Dodgers general manager Ned Colletti was asked how he would handle this sudden glut in starting pitching, when he remarked, “We’ll have some juggling to do if we keep it where it’s at.”
But he may not have to keep all that many balls in the air much longer. Colletti acknowledged he has already had a couple of conversations with rival GMs about the possibility of dealing one or more of the eight veteran starting pitchers the Dodgers could take with them to spring training.
The team signed Korean left-hander Hyun-jin Ryu to a six-year, $36 million contract Sunday and is expected to finalize a six-year, $147 deal with former Cy Young winner Zack Greinke soon.
That means the Dodgers' rotation could look something like this: Clayton Kershaw, Greinke, Chad Billingsley, Josh Beckett and Ryu. Depending on how Billingsley and Ted Lilly come back from arm injuries, the team will have at least one -- and maybe three -- starting pitchers to trade between now and Opening Day.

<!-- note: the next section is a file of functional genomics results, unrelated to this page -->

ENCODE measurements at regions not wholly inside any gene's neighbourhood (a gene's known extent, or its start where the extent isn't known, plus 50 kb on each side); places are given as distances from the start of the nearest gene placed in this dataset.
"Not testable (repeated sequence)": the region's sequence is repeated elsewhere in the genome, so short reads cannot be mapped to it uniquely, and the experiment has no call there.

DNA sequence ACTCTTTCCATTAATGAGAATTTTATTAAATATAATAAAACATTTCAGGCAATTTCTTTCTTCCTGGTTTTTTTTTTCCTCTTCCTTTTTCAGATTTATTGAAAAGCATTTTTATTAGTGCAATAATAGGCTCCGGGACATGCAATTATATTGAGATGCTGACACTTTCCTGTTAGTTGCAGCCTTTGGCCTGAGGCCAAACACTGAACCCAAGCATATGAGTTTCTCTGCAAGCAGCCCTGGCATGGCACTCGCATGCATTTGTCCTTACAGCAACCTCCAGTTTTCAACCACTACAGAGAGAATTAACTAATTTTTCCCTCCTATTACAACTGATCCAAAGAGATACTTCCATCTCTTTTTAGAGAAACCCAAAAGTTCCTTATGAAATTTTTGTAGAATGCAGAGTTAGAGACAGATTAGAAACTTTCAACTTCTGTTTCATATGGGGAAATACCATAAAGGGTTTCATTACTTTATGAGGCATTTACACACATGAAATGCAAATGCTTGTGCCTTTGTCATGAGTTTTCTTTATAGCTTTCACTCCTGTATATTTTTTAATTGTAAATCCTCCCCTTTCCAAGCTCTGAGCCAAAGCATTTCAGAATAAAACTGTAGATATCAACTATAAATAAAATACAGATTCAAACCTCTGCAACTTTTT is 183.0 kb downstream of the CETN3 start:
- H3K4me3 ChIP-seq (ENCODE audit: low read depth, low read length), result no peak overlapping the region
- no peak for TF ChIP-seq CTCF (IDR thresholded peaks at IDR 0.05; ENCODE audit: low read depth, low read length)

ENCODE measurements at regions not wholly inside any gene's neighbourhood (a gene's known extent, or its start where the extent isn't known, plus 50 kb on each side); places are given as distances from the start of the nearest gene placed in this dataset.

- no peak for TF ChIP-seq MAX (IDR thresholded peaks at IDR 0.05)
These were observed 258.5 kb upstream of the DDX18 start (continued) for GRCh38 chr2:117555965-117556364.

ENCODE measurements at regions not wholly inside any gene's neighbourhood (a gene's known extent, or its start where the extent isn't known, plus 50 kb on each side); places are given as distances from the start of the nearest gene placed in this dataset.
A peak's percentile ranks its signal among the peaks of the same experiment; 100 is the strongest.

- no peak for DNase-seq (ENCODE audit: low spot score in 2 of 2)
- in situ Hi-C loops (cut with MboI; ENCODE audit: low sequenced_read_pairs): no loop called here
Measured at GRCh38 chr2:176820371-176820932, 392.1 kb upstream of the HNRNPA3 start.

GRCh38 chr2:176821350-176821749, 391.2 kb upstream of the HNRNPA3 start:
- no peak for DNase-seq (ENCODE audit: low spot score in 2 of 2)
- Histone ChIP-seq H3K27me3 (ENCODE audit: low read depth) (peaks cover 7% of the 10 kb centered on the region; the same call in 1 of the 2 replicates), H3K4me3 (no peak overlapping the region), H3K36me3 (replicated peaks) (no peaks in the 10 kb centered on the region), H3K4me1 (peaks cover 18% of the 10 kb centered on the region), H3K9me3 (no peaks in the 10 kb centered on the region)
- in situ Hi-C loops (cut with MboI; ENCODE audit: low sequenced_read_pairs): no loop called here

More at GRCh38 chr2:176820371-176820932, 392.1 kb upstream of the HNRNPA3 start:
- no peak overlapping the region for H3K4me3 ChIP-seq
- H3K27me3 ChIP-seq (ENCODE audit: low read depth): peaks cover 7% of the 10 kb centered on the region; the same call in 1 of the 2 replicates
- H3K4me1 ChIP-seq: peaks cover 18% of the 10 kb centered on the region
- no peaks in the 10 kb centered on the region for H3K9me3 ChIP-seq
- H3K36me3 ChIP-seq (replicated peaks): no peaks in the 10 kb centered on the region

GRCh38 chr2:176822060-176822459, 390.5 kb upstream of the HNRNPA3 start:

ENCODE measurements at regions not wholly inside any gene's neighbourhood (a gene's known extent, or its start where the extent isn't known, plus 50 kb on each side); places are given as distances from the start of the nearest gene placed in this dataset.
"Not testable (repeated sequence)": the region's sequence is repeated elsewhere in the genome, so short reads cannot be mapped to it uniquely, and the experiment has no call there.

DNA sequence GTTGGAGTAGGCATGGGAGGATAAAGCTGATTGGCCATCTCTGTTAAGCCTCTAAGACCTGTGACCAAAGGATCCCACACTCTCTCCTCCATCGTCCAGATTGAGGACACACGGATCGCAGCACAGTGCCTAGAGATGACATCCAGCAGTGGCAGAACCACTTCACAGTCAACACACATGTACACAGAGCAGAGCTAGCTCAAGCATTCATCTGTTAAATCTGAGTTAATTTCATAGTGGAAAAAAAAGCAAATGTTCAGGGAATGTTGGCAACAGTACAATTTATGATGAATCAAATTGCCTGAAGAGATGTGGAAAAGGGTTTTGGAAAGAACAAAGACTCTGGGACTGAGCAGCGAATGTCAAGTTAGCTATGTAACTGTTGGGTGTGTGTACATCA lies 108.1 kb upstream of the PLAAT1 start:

Lilly might prove difficult to trade because he only pitched eight games last year before a shoulder injury shut him down. Capuano and Harang should draw some interest because they're both coming off solid seasons, are in the final years of their contracts and make reasonable salaries.
The Dodgers spent the first two-and-a-half months this off-season on the wrong side of a seller's market. Now, they could be in position to address their needs -- bench help, another left-handed reliever and a catcher -- via trade. They could also elect to replenish a farm system thinned by trades and financial constraints in recent years.
Having too much starting pitching is literally the best problem a major-league baseball team can have.
"You'd always rather have more than less," Colletti said.